Big Tobacco condemned with Global Coffin Nail Award
AMA NATIONAL CONFERENCE 2012 (Twitter: #amanc2012)
The 2012 Global Coffin Nail Award was today presented to the Big Tobacco industry for its desperate, devious and dishonest tactics in opposing the introduction of plain packaging for tobacco products.
The Award – presented by the AMA, the Australian Council on Smoking and Health (ACOSH), and Action on Smoking and Health (ASH) Australia – was announced at the AMA National Conference in Melbourne. No representative from Big Tobacco was in attendance to accept the Award.
AMA President, Dr Steve Hambleton, said that tobacco is the only industry that markets and sells a product known to kill half of its regular users.
“Around the world, smoking kills nearly six million people each year,” Dr Hambleton said.
“Over a million Australians have died because they smoked since clear evidence about the dangers of smoking was published in 1950.
“During that time, Big Tobacco has done everything in its power to promote its products and delay or prevent action to reduce smoking.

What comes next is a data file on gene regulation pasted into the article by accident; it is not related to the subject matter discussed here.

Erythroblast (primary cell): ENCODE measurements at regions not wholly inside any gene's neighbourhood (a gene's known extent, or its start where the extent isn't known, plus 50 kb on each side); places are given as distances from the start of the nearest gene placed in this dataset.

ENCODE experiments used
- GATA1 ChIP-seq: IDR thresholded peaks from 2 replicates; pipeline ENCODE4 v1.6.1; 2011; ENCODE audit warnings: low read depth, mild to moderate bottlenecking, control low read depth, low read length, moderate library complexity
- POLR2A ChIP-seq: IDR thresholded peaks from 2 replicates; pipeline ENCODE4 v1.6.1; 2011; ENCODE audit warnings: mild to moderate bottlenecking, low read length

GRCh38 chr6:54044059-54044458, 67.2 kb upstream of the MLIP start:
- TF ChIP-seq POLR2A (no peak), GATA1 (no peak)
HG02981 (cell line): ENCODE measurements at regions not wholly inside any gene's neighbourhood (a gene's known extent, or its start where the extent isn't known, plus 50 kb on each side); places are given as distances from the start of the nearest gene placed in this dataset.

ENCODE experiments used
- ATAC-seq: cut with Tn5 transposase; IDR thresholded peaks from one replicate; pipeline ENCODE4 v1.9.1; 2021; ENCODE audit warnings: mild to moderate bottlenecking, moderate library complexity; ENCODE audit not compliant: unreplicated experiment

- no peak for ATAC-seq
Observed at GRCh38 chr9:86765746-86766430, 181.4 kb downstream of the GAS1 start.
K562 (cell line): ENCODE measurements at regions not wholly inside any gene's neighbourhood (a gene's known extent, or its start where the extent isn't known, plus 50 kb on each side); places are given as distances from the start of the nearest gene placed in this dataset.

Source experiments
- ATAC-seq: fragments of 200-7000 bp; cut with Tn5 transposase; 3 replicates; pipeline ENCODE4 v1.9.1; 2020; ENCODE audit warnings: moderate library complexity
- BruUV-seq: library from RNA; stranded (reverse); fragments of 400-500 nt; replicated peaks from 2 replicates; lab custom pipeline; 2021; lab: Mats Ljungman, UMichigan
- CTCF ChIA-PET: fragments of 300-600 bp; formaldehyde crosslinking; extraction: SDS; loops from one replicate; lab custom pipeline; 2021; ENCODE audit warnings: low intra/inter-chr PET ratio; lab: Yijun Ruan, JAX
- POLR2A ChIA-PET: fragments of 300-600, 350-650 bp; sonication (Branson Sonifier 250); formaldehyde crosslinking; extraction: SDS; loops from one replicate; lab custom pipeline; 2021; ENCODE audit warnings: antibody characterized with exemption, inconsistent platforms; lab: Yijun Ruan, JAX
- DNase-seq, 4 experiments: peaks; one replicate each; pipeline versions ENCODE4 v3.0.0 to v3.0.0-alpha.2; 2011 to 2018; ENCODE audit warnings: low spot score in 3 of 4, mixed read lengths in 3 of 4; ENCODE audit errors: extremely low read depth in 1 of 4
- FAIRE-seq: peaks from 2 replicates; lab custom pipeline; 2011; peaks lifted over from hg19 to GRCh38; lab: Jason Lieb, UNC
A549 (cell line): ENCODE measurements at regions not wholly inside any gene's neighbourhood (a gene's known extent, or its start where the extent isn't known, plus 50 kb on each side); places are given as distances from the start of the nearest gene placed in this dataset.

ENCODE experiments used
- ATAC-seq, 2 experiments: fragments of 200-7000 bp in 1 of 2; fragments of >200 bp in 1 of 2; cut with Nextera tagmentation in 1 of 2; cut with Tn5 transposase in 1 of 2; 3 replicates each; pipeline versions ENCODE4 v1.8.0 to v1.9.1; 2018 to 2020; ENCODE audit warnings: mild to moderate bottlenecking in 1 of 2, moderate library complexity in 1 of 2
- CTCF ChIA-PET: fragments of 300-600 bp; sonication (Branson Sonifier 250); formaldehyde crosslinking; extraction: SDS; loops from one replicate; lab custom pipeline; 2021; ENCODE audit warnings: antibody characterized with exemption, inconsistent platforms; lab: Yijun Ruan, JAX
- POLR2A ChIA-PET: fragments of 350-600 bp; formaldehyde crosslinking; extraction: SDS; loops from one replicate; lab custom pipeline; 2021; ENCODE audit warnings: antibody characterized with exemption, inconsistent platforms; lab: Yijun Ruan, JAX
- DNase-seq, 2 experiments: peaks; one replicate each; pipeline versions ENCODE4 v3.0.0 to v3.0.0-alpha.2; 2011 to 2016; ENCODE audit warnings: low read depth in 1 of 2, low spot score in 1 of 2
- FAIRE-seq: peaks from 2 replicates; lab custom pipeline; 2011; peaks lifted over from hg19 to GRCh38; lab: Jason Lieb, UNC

“The tobacco companies have opposed plain packaging with a ferocity that confirms the importance of the Australian Government’s plain packaging legislation – both for Australia and as a model for other countries,” Dr Hambleton said.
Tobacco industry strategies to oppose the introduction of plain packaging include:
- mass media campaigns using the loophole of ‘political advertising’ to get around tobacco advertising bans;
- threats to flood the country with cheap cigarettes;
- lobbying at all levels;
- setting up and using ‘front’ organisations to oppose and undermine health policies and to produce flawed reports to lobby politicians with unfounded claims;
- online campaigns with false and misleading claims;
- legal actions against the Australian Government;
- funding legal action by countries such as Honduras and Ukraine to challenge plain packaging through action at the World Trade Organisation; and
- flooding the Department of Health and Ageing with Freedom of Information applications to tie up resources and intimidate policy makers.
“Smoking is gradually decreasing in developed countries, but the tobacco industry is promoting its products ruthlessly in developing countries,” Dr Hambleton said.
“The World Health Organization estimates that the global tobacco death toll will rise to eight million by 2030.
“Big Tobacco is the world’s most lethal industry, and is a worthy recipient of the Global Coffin Nail Award.”
25 May 2012
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